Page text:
MOUNT PLEASANT — Town Council bought 43 acres on Shem Creek last year for $6 million with the idea of preserving public access to an area that is arguably East Cooper's centerpiece.

On Tuesday night, council reviewed a consultant's proposal for its creek property that included 32 private/charter boat slips and a sailing school. The rental boat slips and what could result from them raised a red flag for council member and Mayor Pro-Tem Kruger Smith.

"I don't want to see boats from one end to the other," Smith said. "I don't think any of us want to build a marina over there."

The consultant, Thomas & Hutton Engineering, developed the preliminary blueprint for the property after a series of "stakeholder" meetings with those having an interest in the future of the creek. They included business, government and recreational concerns.

What was unveiled in the presentation was generally well-received by council, but the private/charter boat slips also were a sticking point for Councilman Joe Bustos, who questioned where that concept had come from. He worried that rental slips would lead to overnight live-aboards and the resulting electricity, water and sewer hook-ups that entails.

"I don't know if we want to get in that business," Bustos said.

Parking was another red-flag issue for some council members. The 43-acre site includes less than an acre of high ground near Coleman Boulevard, a part of which could be used for parking. The rest of the small parcel would be for a "pocket park" leading to about 1,000 feet of marsh boardwalk and more than 1,000 feet of waterfront docks.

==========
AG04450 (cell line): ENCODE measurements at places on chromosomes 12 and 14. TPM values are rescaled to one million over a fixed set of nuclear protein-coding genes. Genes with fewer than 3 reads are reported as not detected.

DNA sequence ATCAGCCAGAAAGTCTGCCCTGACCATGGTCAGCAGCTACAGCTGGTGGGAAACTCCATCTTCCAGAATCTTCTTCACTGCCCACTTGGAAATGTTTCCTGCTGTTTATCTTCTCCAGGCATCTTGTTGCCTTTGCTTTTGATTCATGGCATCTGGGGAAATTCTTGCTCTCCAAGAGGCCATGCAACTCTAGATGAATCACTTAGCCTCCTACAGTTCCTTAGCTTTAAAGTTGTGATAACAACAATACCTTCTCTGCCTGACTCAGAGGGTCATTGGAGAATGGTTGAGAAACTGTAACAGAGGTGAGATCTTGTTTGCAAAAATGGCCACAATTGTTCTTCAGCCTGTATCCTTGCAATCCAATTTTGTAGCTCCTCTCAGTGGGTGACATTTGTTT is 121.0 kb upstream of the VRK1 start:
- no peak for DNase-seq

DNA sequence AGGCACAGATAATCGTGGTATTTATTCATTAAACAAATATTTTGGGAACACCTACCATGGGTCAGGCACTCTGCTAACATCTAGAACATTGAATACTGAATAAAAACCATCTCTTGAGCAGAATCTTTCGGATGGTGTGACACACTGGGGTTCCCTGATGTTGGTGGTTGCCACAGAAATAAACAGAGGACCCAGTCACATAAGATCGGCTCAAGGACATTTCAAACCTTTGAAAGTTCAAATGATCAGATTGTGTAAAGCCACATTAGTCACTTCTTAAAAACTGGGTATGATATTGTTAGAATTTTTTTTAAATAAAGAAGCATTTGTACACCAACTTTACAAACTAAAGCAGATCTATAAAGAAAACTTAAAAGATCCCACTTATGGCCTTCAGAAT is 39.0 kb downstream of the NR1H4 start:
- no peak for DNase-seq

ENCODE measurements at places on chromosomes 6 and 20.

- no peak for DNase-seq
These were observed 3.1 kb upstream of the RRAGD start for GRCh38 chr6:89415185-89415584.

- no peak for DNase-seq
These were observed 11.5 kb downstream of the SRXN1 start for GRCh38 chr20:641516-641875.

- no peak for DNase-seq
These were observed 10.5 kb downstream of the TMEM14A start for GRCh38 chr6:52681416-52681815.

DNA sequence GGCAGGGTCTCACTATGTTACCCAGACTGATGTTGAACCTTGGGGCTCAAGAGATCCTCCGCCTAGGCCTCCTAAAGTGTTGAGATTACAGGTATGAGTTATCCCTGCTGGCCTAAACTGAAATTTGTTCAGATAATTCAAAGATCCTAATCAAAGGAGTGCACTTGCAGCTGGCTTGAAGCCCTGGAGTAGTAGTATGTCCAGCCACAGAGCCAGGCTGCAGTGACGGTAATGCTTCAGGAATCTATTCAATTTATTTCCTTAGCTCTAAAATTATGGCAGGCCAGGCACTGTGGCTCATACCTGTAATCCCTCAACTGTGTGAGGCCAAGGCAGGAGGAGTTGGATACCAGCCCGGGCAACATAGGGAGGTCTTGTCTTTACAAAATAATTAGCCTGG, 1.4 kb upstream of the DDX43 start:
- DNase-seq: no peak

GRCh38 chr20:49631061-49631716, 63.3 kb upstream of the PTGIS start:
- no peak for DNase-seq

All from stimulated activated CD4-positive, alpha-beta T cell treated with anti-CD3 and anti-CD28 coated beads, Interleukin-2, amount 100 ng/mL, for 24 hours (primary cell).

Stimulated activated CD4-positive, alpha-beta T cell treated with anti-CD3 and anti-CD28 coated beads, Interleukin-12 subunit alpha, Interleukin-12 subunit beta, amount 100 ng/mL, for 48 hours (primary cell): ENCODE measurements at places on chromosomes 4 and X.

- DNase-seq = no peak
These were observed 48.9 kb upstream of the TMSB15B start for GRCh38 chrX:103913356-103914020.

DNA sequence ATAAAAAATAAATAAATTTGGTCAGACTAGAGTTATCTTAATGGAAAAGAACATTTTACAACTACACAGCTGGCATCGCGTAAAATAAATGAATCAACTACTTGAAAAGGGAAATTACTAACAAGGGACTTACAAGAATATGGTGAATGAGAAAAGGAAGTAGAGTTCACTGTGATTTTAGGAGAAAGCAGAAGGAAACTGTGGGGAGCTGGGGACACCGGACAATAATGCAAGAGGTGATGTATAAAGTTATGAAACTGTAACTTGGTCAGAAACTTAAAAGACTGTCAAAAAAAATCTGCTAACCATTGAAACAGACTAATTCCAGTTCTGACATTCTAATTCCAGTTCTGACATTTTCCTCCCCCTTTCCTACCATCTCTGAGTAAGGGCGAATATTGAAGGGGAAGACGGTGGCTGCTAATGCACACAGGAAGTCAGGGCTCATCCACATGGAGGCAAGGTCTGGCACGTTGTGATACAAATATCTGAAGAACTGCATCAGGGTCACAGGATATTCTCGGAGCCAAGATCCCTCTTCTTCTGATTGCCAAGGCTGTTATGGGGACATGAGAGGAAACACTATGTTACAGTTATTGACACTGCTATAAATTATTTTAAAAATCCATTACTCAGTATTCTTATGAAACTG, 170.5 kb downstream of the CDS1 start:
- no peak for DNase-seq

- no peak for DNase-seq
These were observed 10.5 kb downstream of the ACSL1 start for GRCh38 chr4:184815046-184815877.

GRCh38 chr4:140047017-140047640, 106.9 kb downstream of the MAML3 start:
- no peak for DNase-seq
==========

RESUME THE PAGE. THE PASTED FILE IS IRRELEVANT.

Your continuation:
Currently, there are about 280 parking spaces in the immediate vicinity of where the park entrance would be located on the Vickery's side of the creek. However, those spaces would also be used by customers of the bars, restaurants and inns. The parking situation could be a real issue if people come out in droves to walk on the new docks, officials said. "We're going to create a controversy," Town Administrator Mac Burdette said. The town already is wrestling with the parking issue created by those who walk on the Arthur Ravenel Jr. Bridge and park along Patriots Point Boulevard.

Burdette said $1 million has been set aside to begin construction of the park, starting in July 2010, but the park would have to be built in phases.

Council recently had discussions with the Charleston County Park and Recreation Commission about a 50/50 partnership in the Shem Creek project. Those talks hit a snag when an appraiser hired by PRC valued the 43 acres at $3 million. PRC said that it wanted to look elsewhere for public land east of the Cooper. However, the town and PRC have an agreement for PRC to manage the 1,200-foot pier at the town's 14-acre Memorial Waterfront Park, scheduled to open Fourth of July weekend.

After Tuesday's council meeting, the consultant will tweak the Shem Creek plan to reflect concerns about parking and rental boat slips. A public hearing will be scheduled before council grants final approval to the plan.

The town had been seeking the Shem Creek property since 2005. In 2007, it voted to condemn the land owned by Mark Mason and Phillip Smith but subsequently reached an agreement to buy the property from them.

Mason and Smith had a plan for the property that included a 1,200-foot wooden trail through the marsh from condominiums that would be built where the former OK Tire property was located just off Coleman Boulevard. Some expressed concern about Mason and Smith's plan for the creek, which included a marina for 24 boats up to 50 feet long.